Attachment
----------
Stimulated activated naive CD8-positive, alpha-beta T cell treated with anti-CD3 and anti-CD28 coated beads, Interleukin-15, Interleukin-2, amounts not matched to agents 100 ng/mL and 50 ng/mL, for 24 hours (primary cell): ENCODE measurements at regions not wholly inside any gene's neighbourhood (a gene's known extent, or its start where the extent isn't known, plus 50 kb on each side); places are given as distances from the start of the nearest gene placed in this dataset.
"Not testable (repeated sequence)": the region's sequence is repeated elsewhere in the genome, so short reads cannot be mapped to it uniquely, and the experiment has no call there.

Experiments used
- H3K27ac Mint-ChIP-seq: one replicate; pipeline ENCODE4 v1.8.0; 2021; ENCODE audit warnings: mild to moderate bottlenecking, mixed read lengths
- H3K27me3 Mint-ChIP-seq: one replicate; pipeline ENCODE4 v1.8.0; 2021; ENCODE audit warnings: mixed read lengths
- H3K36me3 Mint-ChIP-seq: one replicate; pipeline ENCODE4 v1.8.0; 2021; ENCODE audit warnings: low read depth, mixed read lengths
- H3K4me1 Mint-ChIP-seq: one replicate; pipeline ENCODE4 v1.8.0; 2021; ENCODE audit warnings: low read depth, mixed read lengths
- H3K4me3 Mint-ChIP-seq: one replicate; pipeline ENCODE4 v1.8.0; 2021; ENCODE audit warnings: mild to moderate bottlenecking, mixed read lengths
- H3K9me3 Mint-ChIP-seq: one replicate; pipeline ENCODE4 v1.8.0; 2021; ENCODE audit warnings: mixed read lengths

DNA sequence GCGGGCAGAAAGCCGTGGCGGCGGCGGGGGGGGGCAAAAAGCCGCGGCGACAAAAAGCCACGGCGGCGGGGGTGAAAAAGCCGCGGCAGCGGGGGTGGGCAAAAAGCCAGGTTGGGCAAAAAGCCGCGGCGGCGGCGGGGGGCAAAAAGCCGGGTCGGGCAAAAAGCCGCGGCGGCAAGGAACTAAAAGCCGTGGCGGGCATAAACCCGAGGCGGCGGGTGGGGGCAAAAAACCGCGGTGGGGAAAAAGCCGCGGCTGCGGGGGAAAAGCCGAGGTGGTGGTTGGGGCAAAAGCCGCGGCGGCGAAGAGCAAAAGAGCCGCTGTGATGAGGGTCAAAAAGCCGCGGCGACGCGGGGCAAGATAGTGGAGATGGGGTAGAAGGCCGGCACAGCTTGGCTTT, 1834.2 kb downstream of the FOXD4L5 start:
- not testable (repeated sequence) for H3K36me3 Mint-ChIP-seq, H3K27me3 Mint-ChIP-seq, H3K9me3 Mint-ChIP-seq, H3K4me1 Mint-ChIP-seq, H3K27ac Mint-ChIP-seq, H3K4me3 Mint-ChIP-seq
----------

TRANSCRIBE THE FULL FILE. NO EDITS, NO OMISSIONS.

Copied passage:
Stimulated activated naive CD8-positive, alpha-beta T cell treated with anti-CD3 and anti-CD28 coated beads, Interleukin-15, Interleukin-2, amounts not matched to agents 100 ng/mL and 50 ng/mL, for 24 hours (primary cell): ENCODE measurements at regions not wholly inside any gene's neighbourhood (a gene's known extent, or its start where the extent isn't known, plus 50 kb on each side); places are given as distances from the start of the nearest gene placed in this dataset.
"Not testable (repeated sequence)": the region's sequence is repeated elsewhere in the genome, so short reads cannot be mapped to it uniquely, and the experiment has no call there.

Experiments used
- H3K27ac Mint-ChIP-seq: one replicate; pipeline ENCODE4 v1.8.0; 2021; ENCODE audit warnings: mild to moderate bottlenecking, mixed read lengths
- H3K27me3 Mint-ChIP-seq: one replicate; pipeline ENCODE4 v1.8.0; 2021; ENCODE audit warnings: mixed read lengths
- H3K36me3 Mint-ChIP-seq: one replicate; pipeline ENCODE4 v1.8.0; 2021; ENCODE audit warnings: low read depth, mixed read lengths
- H3K4me1 Mint-ChIP-seq: one replicate; pipeline ENCODE4 v1.8.0; 2021; ENCODE audit warnings: low read depth, mixed read lengths
- H3K4me3 Mint-ChIP-seq: one replicate; pipeline ENCODE4 v1.8.0; 2021; ENCODE audit warnings: mild to moderate bottlenecking, mixed read lengths
- H3K9me3 Mint-ChIP-seq: one replicate; pipeline ENCODE4 v1.8.0; 2021; ENCODE audit warnings: mixed read lengths

DNA sequence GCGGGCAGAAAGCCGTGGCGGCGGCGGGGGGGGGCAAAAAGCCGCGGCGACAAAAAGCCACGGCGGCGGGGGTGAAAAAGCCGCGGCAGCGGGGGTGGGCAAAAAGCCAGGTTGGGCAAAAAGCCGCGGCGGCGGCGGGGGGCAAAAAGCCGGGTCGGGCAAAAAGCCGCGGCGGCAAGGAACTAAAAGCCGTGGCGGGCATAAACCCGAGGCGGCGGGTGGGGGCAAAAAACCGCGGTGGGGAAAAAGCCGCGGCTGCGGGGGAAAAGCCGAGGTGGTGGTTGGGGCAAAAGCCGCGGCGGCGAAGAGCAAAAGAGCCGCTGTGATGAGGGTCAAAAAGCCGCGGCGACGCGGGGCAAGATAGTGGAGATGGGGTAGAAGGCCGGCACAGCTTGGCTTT, 1834.2 kb downstream of the FOXD4L5 start:
- not testable (repeated sequence) for H3K36me3 Mint-ChIP-seq, H3K27me3 Mint-ChIP-seq, H3K9me3 Mint-ChIP-seq, H3K4me1 Mint-ChIP-seq, H3K27ac Mint-ChIP-seq, H3K4me3 Mint-ChIP-seq